Okay, I’ve seen a number of people post this now. Many are people who don’t know each other. And I’ve seen the sentiment echoed from all demographics, people getting student discounts and people getting senior discounts. It’s everywhere. Here’s the thing:
And I’m going to step into the Old Ben mentor trope for a moment and pontificate, because it seems there’s something critical being missed.
Guys, this is not “that friend.” This is EVERYONE. Continue reading
Oh, how I hate titles.
At least in my own case, if a title presents itself early in the process, it’s generally a good title. If I don’t have one by late in the story or, God help me, by revisions, I will never come up with a title I like, and there will be much weeping and gnashing of teeth.
Sometimes you just get lucky. Last week, a perfect title presented itself for a story which doesn’t even have a proper premise yet. Oh, and the perfect title even brought along a friend for a potential sequel.
But that’s not typical.
For this present story, I’m getting dangerously close to just wallpapering a room with pages of a thesaurus and bringing in a blindfold and darts….
Image found on a book published by “Samual Bagster and Sons” (Photo credit: Wikipedia)
Fair warning: Today’s post is less art and more business. I’m going to very briefly touch on why I self-publish.
I didn’t start out as a proponenet of self-publishing. When I first knew I wanted to grow up to be a writer, it was simply “vanity publishing,” and to be honest that’s still out there. Vanity publishing was expensive and mostly low-quality material that couldn’t get a second look from “real” publishers. Those who used a vanity press rarely made money and were not taken very seriously.
That’s changed now, and there are a lot of reasons why self-publishing is now “legit.” And I’m not even talking about admitted outliers like Hugh Howey making $150,000/month and walking away from seven-figure offers. Sure, those success stories are awesome and I applaud! but there are other benefits to self-publishing as well. Continue reading
Seimei Shrine 晴明神社 devoted to Abe no Seimei. Kyoto, Japan. Seimei Well (Photo credit: Wikipedia)
I did a fair amount of research for Kitsune-Tsuki and Kitsune-Mochi, and some was much easier than others.
There’s a lot of research involved in any historical piece. I heard Susan Spann, author of Claws of the Cat, say that she had spent over two hours looking up historic ikebana seasonal arrangements, just to put the correct flowers (hydrangeas) in a scene. I myself spent considerable time researching the histories of such commonplace things as daikon and goldfish. But sometimes the source material is hard to come by, especially in English. Continue reading
Shard & Shield undergoing color-coded revisions. Spoilers probably available if your monitor is sufficiently awesome.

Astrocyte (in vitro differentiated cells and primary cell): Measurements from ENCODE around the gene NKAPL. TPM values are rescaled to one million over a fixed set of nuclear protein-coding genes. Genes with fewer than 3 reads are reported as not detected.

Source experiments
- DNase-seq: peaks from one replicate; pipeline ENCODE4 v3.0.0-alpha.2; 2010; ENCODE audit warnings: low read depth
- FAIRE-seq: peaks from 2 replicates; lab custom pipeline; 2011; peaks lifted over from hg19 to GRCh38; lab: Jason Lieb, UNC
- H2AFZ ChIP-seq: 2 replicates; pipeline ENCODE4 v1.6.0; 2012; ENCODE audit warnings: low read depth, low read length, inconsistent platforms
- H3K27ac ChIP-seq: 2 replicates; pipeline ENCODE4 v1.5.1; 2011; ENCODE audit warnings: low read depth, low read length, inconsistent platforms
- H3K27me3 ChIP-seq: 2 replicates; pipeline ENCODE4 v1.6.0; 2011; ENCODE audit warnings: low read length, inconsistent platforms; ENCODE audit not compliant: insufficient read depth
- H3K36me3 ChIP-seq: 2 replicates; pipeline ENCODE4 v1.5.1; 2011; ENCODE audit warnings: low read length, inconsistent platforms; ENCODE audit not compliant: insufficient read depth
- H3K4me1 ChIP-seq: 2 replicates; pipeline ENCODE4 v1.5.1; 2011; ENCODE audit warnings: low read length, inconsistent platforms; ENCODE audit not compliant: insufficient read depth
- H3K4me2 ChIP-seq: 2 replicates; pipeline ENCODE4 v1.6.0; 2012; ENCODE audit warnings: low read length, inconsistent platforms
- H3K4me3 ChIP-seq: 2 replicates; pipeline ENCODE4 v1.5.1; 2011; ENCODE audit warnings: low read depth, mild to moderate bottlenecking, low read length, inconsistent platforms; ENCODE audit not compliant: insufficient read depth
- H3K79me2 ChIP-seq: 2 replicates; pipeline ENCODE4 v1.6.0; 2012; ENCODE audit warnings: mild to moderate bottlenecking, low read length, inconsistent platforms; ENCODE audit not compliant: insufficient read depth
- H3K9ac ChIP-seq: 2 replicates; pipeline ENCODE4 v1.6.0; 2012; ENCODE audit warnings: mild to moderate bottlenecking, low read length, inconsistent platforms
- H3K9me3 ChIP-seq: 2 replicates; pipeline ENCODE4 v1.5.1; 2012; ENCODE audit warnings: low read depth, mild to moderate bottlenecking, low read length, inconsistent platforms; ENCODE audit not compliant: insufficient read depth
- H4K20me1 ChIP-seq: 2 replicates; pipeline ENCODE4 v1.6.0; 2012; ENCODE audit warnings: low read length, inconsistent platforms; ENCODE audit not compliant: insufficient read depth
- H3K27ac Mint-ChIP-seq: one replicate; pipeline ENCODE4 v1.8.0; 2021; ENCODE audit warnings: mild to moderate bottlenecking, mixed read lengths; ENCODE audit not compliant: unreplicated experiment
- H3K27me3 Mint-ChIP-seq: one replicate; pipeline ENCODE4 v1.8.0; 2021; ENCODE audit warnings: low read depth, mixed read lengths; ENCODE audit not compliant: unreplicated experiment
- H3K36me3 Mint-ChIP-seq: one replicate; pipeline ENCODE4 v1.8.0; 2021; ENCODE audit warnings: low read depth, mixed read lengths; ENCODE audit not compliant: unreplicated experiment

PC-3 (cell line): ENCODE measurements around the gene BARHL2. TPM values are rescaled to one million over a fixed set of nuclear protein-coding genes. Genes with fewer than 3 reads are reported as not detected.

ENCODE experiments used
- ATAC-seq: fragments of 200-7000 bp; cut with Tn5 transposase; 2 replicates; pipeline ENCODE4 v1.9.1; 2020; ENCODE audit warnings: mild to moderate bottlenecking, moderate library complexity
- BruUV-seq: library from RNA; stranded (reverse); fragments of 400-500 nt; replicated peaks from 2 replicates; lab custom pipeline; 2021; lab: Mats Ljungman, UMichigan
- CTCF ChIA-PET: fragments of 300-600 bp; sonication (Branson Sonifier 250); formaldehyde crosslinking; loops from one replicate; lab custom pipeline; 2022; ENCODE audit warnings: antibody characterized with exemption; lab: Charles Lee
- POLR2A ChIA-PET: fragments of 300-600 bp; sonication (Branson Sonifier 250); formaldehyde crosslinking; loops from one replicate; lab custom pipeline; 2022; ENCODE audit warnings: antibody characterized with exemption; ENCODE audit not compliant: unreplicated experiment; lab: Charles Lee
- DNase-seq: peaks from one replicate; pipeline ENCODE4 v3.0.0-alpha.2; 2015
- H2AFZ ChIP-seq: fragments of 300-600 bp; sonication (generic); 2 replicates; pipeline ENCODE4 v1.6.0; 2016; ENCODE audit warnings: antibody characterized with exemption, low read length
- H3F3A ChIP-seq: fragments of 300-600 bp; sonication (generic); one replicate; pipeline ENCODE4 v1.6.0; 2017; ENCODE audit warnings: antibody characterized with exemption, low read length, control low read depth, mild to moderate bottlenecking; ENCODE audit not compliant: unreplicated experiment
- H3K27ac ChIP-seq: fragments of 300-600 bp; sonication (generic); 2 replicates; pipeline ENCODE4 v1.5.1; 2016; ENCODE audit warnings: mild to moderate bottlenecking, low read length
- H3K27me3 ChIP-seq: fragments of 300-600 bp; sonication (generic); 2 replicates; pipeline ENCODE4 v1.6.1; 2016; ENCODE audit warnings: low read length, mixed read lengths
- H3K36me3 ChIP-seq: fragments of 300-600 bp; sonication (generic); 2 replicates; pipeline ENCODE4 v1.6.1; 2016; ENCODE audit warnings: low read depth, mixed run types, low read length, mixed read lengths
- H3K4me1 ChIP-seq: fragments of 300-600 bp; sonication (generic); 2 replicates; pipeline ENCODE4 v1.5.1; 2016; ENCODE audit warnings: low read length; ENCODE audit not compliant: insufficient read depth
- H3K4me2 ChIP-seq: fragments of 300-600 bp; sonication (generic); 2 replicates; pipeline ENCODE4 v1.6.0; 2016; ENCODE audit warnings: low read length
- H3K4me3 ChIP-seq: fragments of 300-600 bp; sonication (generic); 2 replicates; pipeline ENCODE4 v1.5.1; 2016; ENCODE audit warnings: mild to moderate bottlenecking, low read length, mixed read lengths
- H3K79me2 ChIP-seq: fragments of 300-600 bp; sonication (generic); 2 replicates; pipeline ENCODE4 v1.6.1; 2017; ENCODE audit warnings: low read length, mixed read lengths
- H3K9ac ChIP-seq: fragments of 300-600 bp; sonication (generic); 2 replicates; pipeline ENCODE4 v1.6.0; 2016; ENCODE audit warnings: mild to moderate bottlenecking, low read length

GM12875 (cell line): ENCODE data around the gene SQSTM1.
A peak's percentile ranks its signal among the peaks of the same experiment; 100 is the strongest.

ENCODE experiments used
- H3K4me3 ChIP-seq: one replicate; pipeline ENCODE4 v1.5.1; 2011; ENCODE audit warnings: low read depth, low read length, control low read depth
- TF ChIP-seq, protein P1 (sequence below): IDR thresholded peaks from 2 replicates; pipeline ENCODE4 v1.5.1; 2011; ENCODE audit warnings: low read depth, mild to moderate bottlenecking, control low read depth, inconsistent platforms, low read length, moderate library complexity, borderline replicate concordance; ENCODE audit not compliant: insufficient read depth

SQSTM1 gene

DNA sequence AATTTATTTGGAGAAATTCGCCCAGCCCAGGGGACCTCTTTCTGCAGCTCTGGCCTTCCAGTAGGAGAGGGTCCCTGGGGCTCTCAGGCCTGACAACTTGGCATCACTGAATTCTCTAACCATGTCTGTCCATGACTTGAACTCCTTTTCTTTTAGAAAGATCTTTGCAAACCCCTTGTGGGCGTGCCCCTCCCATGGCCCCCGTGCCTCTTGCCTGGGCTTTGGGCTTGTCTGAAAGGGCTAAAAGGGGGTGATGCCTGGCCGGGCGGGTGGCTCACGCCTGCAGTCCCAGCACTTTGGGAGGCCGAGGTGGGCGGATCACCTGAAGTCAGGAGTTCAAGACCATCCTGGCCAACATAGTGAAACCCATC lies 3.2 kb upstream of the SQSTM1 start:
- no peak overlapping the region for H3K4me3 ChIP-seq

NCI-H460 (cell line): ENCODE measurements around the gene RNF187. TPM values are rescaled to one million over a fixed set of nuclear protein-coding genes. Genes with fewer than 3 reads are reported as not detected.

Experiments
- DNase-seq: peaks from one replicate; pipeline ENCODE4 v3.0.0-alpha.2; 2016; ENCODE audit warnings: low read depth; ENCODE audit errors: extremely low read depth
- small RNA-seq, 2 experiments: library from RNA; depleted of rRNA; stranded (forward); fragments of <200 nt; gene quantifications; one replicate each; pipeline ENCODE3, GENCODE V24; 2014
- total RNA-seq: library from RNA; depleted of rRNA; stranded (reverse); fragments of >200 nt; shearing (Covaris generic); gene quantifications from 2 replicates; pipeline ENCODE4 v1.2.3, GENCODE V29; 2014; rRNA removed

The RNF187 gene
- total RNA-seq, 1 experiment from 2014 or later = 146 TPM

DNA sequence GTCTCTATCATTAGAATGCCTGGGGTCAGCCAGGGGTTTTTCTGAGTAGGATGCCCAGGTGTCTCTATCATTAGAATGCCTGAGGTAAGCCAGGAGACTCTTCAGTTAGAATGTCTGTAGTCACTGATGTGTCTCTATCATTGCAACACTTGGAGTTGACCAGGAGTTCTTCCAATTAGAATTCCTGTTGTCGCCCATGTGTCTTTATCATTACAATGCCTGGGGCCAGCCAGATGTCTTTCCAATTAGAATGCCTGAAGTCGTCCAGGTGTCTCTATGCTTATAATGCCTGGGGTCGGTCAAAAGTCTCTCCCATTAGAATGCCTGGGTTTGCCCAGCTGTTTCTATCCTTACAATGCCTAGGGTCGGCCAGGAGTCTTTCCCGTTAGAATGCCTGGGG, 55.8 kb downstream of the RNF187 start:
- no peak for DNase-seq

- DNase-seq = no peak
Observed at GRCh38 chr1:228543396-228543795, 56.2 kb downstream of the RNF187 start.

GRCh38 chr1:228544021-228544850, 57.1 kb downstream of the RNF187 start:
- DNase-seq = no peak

A friend joked about my copious free time. “I mean, what do you have to do, really? You’re self-employed, so you can totally slack off there. And you’re writing a book, and that can’t be hard. I mean, really, how long can that take?”
He was joking about all of it, of course, which is why he’s still breathing. But he put forth a question which many people do ask less ironically — how long can writing a book take, really? (Seriously, just look at fans complaining about George R. R. Martin or Patrick Rothfuss needing time.)
That’s the wrong question — as NaNoWriMo and the 8-Hour Book Challenge prove, writing a story may not take long at all. But writing a good story does. Continue reading
This is the story of how I submitted a substandard short story to an editor this week and am sorta proud of it.
Laura & Shakespeare
It’s been a turbulent week, and it’s only Wednesday. You may know that my day job is animal (and human) behavior, and I have two dogs who are both family members and sort of business partners. Last week, I got a call that my sleek, shiny, very active Laev had tested positive for lymphoma. Monday afternoon, we met with the oncologist, confirmed Stage 4 (of 5), and had her first chemo treatment. On Tuesday morning, my other dog Shakespeare was diagnosed not with an infected tooth as expected, but with very fast-moving bone cancer, and he was given as little as 3 weeks to live.
The problem with writing is that it’s wholly subjective. Qualitative. No hard data.
ClickStats, my clicker-training data-keeping app
Where we can do quantitative analysis, we can make reasonable judgments even when our emotions aren’t in alignment. “I felt great about this today, but we actually had only a 70% success rate.” Or, “Oh, man, today has been a total downer and I hated this session, but we nailed it with a 90% success ratio.”
That’s very nice for behavior analysis and free throws. Not so useful with writing.
(Photo credit: Hani Amir)
Today I intend to justify fantasy as a genre. Not that it needs justified, no more than any other genre, but I’m going to anyway.
But first, I’m going to tell you a story. Continue reading
(Photo credit: Laenulfean)
It’s a great time to be a writer, because we have more choices in how we conduct our careers: traditionally-published, self-published, or a hybridization of both? But with the freedom of choice comes the weight of having to choose.
What’s it like being a writer, you ask? Well, there’s several different aspects to it all, of course. Here’s a quick glimpse into a writer’s head. Watch your step….